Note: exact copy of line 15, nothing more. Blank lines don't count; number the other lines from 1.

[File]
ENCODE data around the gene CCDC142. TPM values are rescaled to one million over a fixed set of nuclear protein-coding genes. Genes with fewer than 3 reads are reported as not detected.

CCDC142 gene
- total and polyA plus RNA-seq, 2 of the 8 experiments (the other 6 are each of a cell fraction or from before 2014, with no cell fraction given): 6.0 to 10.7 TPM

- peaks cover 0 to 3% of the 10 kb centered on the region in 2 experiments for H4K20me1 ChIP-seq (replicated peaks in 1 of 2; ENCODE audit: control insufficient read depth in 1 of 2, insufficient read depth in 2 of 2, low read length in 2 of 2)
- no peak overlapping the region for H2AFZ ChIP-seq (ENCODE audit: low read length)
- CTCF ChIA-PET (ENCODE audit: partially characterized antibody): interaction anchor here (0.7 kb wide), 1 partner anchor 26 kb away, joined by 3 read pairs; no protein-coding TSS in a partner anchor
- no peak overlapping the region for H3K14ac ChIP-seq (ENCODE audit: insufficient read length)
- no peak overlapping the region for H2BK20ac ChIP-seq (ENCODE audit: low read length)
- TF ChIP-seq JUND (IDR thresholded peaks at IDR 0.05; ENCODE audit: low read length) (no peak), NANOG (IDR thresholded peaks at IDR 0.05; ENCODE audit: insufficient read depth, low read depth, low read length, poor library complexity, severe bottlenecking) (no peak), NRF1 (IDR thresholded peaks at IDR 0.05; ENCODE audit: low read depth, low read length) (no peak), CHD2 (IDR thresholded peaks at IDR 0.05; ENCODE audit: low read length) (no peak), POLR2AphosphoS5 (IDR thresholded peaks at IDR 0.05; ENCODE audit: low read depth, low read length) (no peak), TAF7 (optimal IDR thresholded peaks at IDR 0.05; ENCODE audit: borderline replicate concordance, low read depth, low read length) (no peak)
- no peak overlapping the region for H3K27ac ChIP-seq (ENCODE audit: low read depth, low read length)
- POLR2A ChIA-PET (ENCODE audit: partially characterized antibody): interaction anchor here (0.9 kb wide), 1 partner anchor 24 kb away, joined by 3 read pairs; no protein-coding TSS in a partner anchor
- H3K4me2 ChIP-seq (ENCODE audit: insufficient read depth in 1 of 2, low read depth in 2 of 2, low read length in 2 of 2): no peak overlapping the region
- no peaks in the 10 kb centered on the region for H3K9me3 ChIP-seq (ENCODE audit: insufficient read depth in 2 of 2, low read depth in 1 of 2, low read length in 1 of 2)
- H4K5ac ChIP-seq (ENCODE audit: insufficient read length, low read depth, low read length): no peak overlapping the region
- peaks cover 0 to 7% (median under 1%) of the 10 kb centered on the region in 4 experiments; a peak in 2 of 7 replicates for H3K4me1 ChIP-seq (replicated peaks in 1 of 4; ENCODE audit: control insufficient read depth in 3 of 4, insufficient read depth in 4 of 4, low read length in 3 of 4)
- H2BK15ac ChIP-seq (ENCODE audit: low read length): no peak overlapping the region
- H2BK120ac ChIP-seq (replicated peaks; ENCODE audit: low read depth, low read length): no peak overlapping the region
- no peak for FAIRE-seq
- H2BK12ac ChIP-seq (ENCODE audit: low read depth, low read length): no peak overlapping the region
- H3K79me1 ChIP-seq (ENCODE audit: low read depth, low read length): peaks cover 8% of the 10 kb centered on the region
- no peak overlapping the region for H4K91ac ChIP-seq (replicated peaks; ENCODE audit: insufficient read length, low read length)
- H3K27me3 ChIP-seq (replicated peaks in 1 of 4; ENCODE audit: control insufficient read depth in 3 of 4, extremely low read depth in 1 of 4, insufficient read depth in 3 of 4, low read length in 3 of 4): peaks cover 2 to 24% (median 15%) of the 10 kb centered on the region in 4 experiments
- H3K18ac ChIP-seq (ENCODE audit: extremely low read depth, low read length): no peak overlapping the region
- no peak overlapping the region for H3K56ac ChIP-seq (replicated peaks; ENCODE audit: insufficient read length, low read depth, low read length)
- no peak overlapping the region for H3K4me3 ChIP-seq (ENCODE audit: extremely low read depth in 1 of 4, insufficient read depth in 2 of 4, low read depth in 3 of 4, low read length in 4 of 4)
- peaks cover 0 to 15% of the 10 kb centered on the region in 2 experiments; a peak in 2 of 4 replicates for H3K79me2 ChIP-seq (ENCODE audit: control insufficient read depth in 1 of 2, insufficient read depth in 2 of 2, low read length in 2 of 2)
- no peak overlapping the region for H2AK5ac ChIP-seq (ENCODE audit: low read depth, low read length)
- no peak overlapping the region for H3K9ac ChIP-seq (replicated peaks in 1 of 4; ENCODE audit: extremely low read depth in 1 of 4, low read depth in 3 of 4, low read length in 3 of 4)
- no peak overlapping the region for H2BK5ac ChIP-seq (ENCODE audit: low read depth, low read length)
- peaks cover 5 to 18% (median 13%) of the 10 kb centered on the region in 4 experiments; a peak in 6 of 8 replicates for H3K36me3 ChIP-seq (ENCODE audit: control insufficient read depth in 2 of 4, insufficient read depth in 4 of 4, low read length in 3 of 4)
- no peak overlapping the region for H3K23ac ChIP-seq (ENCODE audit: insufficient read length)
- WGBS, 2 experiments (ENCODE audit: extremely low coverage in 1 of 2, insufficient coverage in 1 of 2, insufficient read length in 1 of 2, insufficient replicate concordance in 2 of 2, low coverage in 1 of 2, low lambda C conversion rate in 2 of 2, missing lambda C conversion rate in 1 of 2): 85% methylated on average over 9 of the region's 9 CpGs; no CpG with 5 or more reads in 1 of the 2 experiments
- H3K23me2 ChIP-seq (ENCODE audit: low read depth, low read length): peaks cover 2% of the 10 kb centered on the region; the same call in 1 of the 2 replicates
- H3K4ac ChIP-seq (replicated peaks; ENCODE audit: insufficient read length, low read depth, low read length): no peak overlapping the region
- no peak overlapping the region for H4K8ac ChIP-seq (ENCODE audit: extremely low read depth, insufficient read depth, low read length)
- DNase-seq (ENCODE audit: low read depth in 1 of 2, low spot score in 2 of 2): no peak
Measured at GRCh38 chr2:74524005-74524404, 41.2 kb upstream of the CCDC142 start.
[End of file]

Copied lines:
- peaks cover 0 to 7% (median under 1%) of the 10 kb centered on the region in 4 experiments; a peak in 2 of 7 replicates for H3K4me1 ChIP-seq (replicated peaks in 1 of 4; ENCODE audit: control insufficient read depth in 3 of 4, insufficient read depth in 4 of 4, low read length in 3 of 4)